Oma Lewis Jobe was born in 1902 in Missouri, along with five brothers. They moved to Sperry, Oklahoma, near Tulsa, after WW I and Oma began gauging oil wells, on horseback. In 1924 he and all of his brothers went to work for the Mid-Continent Torpedo Co. in Tulsa, owned by Ford Alexander of Los Angeles. Mid Continent merged with Western Torpedo Company, Western went bankrupt; all ultimately became Standard Torpedo Company under Alexander's corporate structure with Myron M. Kinley, from Santa Barbara, California as the general manager. Kinley left Alexander in 1926 and with his dad, Karl and brother, Floyd, formed the MM Kinley Company where they too shot nitroglycerin charges, developed various down-hole fishing tools and, in Cromwell, Oklahoma in 1928 shot out an enormous oil well fire using nitro. As for Myron Kinley, the rest is history, as they say.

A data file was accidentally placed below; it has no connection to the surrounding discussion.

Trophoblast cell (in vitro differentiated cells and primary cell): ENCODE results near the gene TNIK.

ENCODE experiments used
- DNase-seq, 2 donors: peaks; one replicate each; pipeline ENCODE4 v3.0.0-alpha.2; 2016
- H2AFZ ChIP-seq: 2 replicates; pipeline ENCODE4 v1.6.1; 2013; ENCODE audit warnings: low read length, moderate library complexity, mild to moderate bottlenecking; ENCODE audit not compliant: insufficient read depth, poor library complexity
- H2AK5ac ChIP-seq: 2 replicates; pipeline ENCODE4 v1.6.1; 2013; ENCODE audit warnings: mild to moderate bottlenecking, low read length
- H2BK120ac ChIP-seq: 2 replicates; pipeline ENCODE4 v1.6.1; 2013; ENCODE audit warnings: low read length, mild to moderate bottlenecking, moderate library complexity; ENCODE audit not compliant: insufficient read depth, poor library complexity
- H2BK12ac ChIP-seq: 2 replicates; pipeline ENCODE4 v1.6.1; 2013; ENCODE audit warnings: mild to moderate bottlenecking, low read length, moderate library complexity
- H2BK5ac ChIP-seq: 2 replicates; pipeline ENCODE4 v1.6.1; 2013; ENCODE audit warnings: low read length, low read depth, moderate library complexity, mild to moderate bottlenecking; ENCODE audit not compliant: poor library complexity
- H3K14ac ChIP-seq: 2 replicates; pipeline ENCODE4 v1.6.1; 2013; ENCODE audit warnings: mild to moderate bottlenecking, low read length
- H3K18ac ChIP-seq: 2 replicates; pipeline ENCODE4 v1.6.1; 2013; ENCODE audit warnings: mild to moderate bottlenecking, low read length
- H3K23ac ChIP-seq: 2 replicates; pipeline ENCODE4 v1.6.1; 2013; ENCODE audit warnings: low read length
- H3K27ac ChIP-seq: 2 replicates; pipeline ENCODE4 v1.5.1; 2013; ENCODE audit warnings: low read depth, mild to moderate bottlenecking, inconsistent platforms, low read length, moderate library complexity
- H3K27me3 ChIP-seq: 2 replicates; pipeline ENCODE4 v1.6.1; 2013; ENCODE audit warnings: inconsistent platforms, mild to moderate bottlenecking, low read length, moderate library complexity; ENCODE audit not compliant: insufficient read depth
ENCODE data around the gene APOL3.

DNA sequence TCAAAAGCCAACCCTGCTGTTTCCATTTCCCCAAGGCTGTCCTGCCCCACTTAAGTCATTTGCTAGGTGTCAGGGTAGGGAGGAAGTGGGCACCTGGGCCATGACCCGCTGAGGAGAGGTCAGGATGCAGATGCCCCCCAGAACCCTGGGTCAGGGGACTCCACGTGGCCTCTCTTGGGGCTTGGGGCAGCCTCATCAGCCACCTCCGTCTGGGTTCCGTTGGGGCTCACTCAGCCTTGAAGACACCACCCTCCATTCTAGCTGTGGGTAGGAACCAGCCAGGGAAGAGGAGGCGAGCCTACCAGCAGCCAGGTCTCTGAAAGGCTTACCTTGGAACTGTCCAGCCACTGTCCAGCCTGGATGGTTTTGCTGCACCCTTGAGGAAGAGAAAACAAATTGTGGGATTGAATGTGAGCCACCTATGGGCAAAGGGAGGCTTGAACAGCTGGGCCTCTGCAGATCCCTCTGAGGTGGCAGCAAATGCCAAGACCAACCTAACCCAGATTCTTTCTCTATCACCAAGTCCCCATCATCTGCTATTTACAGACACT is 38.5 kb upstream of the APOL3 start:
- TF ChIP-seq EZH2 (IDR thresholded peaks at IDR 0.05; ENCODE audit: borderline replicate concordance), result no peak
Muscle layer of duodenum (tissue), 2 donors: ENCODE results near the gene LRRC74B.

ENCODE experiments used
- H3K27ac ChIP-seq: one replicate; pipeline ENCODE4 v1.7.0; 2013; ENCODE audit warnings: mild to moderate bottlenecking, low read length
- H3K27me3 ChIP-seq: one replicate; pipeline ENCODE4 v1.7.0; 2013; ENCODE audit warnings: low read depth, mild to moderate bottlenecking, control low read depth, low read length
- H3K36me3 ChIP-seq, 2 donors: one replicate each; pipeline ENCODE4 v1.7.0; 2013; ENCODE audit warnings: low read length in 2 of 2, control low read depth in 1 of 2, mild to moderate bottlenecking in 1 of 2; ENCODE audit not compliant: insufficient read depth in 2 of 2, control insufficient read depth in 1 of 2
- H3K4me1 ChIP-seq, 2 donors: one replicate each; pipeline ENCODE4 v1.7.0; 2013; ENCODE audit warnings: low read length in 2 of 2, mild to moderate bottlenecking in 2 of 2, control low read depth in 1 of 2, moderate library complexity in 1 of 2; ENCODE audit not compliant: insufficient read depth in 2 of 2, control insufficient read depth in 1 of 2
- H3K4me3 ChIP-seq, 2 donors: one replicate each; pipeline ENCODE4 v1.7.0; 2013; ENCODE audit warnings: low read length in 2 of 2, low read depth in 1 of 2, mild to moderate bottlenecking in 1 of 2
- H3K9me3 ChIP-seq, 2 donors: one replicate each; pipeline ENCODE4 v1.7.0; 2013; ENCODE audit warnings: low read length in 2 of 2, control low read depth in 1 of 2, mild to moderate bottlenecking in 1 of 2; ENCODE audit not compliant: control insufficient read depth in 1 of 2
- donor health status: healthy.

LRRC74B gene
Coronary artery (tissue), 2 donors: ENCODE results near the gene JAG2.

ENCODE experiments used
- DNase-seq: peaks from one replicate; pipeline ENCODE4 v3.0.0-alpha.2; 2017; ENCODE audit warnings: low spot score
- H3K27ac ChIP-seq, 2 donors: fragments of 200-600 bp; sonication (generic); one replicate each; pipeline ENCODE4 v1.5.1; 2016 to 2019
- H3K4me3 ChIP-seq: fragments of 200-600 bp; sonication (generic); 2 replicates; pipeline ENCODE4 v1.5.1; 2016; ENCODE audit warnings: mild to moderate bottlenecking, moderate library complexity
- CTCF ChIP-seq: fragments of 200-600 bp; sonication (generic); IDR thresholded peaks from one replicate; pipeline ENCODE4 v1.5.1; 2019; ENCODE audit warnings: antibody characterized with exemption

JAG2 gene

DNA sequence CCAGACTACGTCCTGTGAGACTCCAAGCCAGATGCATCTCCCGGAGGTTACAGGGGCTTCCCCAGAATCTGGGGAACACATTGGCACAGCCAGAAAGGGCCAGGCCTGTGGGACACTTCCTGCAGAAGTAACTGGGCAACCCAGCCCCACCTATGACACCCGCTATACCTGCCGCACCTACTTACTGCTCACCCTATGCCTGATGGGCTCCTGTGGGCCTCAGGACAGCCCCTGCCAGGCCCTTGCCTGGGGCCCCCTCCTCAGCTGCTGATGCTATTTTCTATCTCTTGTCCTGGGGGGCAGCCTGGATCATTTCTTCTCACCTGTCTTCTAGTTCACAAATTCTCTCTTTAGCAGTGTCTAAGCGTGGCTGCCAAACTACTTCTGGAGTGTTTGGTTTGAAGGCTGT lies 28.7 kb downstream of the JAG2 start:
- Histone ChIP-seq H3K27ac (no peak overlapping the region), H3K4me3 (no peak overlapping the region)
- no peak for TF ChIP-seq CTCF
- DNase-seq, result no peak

Several of Jobe brothers worked for Myron in Tulsa. One of Oma's brothers, John invented a form of casing cutter while working for the Mid Continent/Western Company and successfully patented that cutter which was used for many decades thereafter.
In 1936 Floyd Kinley was crushed to death on a rig floor near Goliad, Texas. Myron immediately hired John Jobe and moved him to Houston. John was Myron's right hand man from 1937 t0 1945 when Myron hired, Red Adair, a young hand from Otis Engineering.
Jobe saw the writing on the wall and left Kinley to form his own company; above is the only known advertisement of his company ever made and it was in a 1948 issue of Oil Weekly (World Oil).
In 1952 Jobe was on a fire around the Lake in Venezuela. He became very ill and was flown back to Houston to have an emergency appendectomy. The surgery resulted in him dying of gangrene in 1954 at the age of 43. The casing cutter patent and corresponding royalties provided for his family for years after his death.